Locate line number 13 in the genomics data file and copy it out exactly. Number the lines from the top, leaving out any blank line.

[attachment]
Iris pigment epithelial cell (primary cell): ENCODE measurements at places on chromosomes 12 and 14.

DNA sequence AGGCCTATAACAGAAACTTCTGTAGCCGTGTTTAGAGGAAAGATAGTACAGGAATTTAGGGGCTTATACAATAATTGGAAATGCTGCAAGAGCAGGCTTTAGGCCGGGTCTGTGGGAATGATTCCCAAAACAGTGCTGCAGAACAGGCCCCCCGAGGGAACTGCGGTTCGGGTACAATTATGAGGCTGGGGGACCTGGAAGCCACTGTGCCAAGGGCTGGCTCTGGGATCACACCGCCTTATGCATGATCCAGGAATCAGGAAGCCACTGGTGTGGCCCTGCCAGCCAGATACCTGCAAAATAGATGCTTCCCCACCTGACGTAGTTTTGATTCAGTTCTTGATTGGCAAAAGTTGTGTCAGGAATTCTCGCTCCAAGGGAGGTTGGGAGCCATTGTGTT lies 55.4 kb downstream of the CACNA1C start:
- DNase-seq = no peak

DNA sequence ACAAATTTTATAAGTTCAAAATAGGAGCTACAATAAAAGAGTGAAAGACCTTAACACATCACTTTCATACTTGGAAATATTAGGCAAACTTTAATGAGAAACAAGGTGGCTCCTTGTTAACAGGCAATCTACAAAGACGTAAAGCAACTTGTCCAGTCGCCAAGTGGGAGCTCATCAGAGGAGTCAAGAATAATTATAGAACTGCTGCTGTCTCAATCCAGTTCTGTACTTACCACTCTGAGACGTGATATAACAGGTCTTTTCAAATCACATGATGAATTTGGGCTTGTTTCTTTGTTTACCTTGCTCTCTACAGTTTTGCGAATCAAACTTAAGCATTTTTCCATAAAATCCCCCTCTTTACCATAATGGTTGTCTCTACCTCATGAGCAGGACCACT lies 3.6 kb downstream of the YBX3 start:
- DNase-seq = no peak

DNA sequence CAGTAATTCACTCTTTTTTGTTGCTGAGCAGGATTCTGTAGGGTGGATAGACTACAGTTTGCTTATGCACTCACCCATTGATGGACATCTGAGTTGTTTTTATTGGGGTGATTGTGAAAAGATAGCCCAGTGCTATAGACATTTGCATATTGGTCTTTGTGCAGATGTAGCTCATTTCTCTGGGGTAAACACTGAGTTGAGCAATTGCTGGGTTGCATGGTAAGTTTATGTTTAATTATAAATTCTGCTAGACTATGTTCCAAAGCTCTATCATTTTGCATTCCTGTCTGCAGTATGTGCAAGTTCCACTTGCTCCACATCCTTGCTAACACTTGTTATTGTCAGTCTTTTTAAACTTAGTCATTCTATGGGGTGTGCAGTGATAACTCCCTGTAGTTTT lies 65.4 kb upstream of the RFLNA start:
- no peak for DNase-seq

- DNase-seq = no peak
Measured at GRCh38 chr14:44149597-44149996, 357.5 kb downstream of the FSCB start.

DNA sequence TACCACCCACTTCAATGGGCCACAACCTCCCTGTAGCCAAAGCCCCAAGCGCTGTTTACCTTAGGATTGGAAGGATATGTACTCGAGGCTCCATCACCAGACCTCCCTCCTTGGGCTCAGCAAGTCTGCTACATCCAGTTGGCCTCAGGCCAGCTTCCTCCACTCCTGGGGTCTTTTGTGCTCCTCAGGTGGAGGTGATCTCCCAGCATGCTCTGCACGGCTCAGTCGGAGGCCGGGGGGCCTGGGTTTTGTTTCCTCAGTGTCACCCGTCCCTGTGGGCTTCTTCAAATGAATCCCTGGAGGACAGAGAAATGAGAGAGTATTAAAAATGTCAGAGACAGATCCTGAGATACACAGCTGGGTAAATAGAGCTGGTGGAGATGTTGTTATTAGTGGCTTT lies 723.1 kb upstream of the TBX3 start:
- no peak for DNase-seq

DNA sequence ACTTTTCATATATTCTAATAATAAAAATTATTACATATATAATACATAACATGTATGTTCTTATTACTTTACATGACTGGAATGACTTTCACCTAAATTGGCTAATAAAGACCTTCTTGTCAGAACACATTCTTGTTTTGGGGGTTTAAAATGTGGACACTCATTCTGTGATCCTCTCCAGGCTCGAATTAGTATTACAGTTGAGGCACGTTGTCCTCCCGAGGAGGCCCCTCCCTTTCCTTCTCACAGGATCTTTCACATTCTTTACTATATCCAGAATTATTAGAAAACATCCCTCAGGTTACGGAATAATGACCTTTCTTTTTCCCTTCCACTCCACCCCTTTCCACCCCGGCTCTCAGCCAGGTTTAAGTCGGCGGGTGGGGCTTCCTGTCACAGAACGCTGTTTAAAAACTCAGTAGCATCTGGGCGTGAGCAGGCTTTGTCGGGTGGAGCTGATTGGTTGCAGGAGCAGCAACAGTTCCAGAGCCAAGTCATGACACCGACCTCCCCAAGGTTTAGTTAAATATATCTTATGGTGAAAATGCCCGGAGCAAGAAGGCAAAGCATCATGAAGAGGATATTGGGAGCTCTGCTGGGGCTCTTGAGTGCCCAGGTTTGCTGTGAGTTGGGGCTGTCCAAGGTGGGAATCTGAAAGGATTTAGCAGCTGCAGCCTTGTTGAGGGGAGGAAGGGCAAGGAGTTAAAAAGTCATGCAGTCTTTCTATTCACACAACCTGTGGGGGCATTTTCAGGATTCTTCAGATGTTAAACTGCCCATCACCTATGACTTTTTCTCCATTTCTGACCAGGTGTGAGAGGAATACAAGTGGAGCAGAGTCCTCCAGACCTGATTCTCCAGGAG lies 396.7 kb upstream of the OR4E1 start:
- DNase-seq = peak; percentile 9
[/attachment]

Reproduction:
- DNase-seq = peak; percentile 9